Aldo Leopold

Aldo Leopold

Aldo Leopold

Birth : (1887-01-11)January 11, 1887 Burlington, Iowa, US

Death : April 21, 1948(1948-04-21)(aged 61) Baraboo, Wisconsin, US

Personal Information

Name Aldo Leopold
Birth (1887-01-11)January 11, 1887 Burlington, Iowa, US
Birth Place Burlington, Iowa, US
Death (1948-04-21)(aged 61) Baraboo, Wisconsin, US
Died At Baraboo, Wisconsin, US

Word Cloud

Events Occured in Scienctist Life

1949

He was a professor at the University of Wisconsin and is best known for his book A Sand County Almanac (1949), which has sold more than two million copies.

1887

Rand Aldo Leopold was born in Burlington, Iowa, on January 11, 1887.

1900

In 1900, Gifford Pinchot, who oversaw the newly implemented Division of Forestry in the Department of Agriculture, donated money to Yale University to begin one of the nation's first forestry schools.

1904

He arrived at his new school in January 1904, shortly before he turned 17.

1909

In 1909, Leopold was assigned to the Forest Service's District 3 in the Arizona and New Mexico territories.

1911

In 1911, he was transferred to the Carson National Forest in northern New Mexico.

1924

Leopold's career, which kept him in New Mexico until 1924, included developing the first comprehensive management plan for the Grand Canyon, writing the Forest Service's first game and fish handbook, and proposing Gila Wilderness Area, the first national wilderness area in the Forest Service system.

1923

On April 5, 1923, he was elected an associate member (now called "professional member") of the Boone and Crockett Club, a wildlife conservation organization founded by Theodore Roosevelt and George Bird Grinnell.

1924

In 1924, he accepted transfer to the U.S. Forest Products Laboratory in Madison, Wisconsin, and became an associate director.

1933

In 1933, he was appointed Professor of Game Management in the Agricultural Economics Department at the University of Wisconsin, the first such professorship of wildlife management.

1913

His children followed in his footsteps as teachers and naturalists: Aldo Starker Leopold (1913–1983) was a wildlife biologist and professor at UC Berkeley; Luna B. Leopold (1915–2006) became a hydrologist and geology professor at UC Berkeley; Nina Leopold Bradley (1917–2011) was a researcher and naturalist; Aldo Carl Leopold (1919–2009) was a plant physiologist, who taught at Purdue University for 25 years; and daughter Estella Leopold (b. 1927) is a noted botanist and conservationist and professor emerita at the University of Washington.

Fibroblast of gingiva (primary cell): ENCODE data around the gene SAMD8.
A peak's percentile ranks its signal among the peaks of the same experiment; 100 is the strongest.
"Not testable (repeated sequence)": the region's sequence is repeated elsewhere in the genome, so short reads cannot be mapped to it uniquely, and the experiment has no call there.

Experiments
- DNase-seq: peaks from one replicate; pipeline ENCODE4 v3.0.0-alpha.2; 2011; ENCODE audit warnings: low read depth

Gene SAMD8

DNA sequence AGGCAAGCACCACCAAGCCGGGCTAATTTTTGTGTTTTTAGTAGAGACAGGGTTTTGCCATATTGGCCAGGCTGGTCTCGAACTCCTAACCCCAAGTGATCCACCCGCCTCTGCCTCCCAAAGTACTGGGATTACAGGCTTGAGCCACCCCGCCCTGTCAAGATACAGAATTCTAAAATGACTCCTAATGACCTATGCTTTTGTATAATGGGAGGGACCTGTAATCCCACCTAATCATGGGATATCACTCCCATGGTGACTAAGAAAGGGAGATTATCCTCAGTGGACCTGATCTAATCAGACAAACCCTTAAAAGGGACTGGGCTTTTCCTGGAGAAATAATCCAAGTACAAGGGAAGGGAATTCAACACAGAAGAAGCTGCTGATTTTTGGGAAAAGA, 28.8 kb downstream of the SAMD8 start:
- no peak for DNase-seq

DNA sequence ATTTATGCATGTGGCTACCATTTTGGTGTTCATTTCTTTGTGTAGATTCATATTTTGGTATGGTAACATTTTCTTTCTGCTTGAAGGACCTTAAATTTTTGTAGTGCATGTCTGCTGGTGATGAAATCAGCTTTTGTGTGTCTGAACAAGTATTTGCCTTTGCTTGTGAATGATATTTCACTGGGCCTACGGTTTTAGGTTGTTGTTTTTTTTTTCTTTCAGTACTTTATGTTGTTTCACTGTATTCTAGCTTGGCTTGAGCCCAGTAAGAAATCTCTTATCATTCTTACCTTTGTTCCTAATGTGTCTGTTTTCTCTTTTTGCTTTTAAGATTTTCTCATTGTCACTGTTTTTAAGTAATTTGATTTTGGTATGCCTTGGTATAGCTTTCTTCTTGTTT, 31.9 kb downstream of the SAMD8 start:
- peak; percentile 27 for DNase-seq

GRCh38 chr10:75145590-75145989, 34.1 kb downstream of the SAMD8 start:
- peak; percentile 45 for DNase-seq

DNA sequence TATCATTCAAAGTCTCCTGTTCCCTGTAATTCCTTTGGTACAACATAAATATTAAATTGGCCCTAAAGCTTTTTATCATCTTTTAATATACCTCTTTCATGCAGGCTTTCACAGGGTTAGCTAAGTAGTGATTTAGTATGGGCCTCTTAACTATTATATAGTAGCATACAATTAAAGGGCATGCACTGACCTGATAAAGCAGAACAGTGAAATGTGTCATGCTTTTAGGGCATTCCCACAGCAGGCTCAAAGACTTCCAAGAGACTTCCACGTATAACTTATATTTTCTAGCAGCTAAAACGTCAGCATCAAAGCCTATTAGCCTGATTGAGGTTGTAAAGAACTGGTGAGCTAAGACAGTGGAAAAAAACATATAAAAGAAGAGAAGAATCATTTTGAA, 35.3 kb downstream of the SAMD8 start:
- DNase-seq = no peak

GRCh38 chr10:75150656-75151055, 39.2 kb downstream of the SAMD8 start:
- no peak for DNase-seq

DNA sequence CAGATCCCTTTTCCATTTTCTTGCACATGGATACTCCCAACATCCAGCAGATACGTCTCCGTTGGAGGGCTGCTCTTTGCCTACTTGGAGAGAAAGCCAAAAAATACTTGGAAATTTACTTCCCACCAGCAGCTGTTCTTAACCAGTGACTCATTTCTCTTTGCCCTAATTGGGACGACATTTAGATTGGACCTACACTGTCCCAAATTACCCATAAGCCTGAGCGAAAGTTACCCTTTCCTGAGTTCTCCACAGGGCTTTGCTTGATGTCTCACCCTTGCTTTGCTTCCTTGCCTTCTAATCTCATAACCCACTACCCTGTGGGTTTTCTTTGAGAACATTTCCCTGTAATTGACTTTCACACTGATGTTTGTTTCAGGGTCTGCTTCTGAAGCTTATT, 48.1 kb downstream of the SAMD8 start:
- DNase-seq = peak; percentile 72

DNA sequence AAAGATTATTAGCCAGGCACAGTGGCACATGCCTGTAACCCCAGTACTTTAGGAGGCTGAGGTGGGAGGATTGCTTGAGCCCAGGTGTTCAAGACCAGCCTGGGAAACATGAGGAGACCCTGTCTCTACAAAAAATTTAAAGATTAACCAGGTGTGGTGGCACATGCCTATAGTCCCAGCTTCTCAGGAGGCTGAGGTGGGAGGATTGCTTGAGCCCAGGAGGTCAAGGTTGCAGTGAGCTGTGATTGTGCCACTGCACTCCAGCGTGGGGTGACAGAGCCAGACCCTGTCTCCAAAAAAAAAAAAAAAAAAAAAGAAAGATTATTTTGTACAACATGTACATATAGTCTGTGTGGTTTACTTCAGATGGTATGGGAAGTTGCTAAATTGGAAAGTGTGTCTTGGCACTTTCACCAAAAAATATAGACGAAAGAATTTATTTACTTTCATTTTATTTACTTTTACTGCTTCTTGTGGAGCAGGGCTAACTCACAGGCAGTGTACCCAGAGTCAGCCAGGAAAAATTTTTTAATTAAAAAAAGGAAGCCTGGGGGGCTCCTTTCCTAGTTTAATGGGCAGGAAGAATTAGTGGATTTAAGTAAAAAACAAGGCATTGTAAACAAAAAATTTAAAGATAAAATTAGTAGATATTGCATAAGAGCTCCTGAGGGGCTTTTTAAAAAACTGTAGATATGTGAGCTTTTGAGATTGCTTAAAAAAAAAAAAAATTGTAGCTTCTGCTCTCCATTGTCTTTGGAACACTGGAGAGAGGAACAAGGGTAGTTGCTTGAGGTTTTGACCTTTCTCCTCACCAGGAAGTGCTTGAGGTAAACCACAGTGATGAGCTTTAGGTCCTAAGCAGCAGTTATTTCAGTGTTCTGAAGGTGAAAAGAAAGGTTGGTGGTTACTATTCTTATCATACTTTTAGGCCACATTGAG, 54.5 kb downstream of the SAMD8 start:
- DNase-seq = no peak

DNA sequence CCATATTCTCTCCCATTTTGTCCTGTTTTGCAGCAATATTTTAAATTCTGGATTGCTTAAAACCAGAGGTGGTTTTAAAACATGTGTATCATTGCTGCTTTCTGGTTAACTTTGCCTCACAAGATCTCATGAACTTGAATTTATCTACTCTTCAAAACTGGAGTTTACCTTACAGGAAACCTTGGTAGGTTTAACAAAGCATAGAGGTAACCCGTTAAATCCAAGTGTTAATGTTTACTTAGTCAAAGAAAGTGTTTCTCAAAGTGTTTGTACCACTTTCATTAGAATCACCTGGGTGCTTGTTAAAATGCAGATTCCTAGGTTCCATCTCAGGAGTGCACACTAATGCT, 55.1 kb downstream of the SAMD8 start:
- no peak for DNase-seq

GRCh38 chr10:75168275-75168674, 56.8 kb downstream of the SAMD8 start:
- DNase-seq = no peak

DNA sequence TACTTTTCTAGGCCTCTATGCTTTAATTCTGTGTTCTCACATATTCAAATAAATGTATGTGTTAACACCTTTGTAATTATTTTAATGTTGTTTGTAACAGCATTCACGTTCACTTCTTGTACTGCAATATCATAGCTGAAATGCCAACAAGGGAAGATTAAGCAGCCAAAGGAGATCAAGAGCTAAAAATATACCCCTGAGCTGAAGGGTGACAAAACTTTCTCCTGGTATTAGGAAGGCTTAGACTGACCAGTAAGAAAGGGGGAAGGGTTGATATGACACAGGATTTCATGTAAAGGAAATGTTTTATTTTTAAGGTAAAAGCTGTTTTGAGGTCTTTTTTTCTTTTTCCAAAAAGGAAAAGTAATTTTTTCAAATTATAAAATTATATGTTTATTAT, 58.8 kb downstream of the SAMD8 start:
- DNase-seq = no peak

1949

There, he put his theories to work in the field and eventually wrote his best-selling A Sand County Almanac (1949), finished just prior to his death.

1920

By the early 1920s, Leopold had concluded that a particular kind of preservation should be embraced in the national forests of the American West.

1933

In his 1933 book Game Management, Leopold defined the science of wildlife management as "the art of making land produce sustained annual crops of wild game for recreational use."

1935

In 1935, he helped found the Wilderness Society, dedicated to expanding and protecting the nation's wilderness areas.

1949

The book was published in 1949, shortly after Leopold's death.

1995

In January 1995 I helped carry the first grey wolf into Yellowstone, where they had been eradicated by federal predator control policy only six decades earlier.

1950

In 1950 The Wildlife Society honored Leopold by creating an annual award in his name.

1982

The Aldo Leopold Foundation of Baraboo, Wisconsin, was founded in 1982 by Aldo and Estella Leopold's five children as a 501(c)3 not-for-profit conservation organization whose mission is "to foster the land ethic through the legacy of Aldo Leopold."

2012

In 2012, in collaboration with the United States Forest Service, the foundation and the Center for Humans and Nature released the first high-definition, full-length film about Leopold, entitled Green Fire: Aldo Leopold and a Land Ethic for Our Time.

1980

The Aldo Leopold Wilderness in New Mexico's Gila National Forest was named after him in 1980.The Leopold Center for Sustainable Agriculture was established in 1987 at Iowa State University in Ames.

1993

The U.S. Forest Service established the Aldo Leopold Wilderness Research Institute at the University of Montana, Missoula in 1993.

2007

Aldo Leopold Legacy Trail System, a system of 42 state trails in Wisconsin, was created by the state in 2007.The Leopold Center for Sustainable Agriculture in Iowa, created through the 1987 Iowa Groundwater Protection Act is committed to "new ways to farm profitably while conserving natural resources as well as reducing negative environmental and social impacts".

2014

Archived from the original (PDF) on November 29, 2014.